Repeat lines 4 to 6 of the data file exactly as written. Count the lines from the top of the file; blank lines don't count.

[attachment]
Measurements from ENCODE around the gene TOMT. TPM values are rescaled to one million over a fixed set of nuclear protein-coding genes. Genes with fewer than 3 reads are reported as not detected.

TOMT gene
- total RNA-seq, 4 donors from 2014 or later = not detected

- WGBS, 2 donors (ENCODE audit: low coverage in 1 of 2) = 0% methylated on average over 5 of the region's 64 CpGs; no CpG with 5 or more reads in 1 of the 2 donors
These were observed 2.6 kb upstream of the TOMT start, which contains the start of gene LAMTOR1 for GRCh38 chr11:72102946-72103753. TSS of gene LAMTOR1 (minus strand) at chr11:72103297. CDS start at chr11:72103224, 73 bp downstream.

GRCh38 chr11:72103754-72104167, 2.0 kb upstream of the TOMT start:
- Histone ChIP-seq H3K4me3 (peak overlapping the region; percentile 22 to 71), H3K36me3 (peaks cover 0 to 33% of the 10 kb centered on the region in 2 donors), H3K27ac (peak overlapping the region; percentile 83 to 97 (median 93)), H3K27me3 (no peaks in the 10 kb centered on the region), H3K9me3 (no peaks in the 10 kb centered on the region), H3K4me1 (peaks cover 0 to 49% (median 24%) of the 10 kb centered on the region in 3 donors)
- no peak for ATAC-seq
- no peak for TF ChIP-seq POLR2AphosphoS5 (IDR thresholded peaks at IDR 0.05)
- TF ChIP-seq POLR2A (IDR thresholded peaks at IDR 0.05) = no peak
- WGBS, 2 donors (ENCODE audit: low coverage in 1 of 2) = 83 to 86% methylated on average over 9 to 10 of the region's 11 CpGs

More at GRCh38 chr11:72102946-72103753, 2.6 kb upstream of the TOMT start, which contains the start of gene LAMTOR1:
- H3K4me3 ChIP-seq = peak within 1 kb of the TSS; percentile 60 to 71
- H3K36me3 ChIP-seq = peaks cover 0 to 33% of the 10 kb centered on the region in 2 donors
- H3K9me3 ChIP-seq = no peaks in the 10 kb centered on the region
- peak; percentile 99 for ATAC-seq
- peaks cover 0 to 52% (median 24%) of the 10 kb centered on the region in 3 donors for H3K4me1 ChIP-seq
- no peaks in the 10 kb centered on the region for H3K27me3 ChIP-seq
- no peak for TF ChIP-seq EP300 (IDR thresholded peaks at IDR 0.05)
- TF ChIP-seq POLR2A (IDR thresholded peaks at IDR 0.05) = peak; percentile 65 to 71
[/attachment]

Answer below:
- WGBS, 2 donors (ENCODE audit: low coverage in 1 of 2) = 0% methylated on average over 5 of the region's 64 CpGs; no CpG with 5 or more reads in 1 of the 2 donors
These were observed 2.6 kb upstream of the TOMT start, which contains the start of gene LAMTOR1 for GRCh38 chr11:72102946-72103753. TSS of gene LAMTOR1 (minus strand) at chr11:72103297. CDS start at chr11:72103224, 73 bp downstream.

GRCh38 chr11:72103754-72104167, 2.0 kb upstream of the TOMT start: